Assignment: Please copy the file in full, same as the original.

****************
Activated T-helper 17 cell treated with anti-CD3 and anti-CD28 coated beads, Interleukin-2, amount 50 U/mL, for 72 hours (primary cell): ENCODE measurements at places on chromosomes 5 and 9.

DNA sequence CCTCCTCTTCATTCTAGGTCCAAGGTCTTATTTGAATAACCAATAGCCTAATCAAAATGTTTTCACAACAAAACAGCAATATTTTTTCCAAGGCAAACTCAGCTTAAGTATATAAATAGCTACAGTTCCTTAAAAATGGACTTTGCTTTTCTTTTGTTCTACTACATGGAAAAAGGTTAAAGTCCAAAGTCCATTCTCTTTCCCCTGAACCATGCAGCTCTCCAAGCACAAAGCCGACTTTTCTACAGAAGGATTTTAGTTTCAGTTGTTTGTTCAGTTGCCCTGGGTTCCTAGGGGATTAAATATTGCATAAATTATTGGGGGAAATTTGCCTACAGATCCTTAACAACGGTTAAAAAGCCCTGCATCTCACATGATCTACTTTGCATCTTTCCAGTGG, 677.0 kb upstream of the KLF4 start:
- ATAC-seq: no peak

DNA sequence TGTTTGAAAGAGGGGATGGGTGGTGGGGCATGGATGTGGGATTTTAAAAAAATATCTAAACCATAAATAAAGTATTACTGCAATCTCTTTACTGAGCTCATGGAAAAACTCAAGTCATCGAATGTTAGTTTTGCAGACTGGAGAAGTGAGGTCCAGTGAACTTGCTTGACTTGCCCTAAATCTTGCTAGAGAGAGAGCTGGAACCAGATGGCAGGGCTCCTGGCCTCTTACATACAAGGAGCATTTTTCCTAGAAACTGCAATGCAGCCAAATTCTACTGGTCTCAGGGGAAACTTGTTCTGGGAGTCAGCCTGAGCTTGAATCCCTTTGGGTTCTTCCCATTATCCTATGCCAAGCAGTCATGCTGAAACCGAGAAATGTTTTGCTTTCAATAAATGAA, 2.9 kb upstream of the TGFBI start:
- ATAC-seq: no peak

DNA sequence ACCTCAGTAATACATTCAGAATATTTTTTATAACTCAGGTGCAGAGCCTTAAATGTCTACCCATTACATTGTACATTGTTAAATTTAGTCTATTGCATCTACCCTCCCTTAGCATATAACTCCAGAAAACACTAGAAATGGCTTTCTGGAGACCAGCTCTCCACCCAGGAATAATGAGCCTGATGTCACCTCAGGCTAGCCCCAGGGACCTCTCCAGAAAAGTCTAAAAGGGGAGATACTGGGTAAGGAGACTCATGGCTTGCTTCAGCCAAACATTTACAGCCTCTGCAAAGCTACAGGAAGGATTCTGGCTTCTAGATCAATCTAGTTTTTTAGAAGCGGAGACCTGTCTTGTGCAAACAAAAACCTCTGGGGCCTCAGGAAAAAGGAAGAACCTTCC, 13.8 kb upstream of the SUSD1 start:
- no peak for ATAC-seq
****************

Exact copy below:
Activated T-helper 17 cell treated with anti-CD3 and anti-CD28 coated beads, Interleukin-2, amount 50 U/mL, for 72 hours (primary cell): ENCODE measurements at places on chromosomes 5 and 9.

DNA sequence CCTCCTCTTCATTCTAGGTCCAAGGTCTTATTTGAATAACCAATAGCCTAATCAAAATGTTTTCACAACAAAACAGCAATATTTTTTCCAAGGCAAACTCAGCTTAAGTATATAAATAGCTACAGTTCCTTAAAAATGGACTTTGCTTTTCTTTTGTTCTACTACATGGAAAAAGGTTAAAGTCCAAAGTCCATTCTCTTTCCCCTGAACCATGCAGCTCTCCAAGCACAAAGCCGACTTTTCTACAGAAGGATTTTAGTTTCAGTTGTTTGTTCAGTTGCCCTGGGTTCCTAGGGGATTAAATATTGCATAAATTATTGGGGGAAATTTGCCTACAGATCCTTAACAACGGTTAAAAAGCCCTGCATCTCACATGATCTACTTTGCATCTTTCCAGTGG, 677.0 kb upstream of the KLF4 start:
- ATAC-seq: no peak

DNA sequence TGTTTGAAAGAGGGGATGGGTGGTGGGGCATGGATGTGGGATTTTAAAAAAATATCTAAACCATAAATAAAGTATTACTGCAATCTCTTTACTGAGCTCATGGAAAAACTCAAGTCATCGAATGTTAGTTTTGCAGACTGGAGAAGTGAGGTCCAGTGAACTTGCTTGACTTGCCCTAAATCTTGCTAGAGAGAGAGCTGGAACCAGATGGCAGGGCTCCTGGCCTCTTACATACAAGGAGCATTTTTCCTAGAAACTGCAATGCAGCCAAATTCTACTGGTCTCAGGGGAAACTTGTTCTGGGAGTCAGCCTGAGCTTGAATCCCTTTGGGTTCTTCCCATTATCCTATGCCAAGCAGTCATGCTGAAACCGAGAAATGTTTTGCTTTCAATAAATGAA, 2.9 kb upstream of the TGFBI start:
- ATAC-seq: no peak

DNA sequence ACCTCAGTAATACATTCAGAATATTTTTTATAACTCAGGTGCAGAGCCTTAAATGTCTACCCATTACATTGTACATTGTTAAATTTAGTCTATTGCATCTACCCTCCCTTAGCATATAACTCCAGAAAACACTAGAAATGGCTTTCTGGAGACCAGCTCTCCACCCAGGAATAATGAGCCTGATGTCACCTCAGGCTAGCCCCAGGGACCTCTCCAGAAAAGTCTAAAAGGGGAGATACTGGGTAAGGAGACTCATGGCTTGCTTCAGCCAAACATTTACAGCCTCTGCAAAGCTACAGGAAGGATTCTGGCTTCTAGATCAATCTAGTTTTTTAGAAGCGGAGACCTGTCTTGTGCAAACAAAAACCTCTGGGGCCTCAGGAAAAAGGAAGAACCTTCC, 13.8 kb upstream of the SUSD1 start:
- no peak for ATAC-seq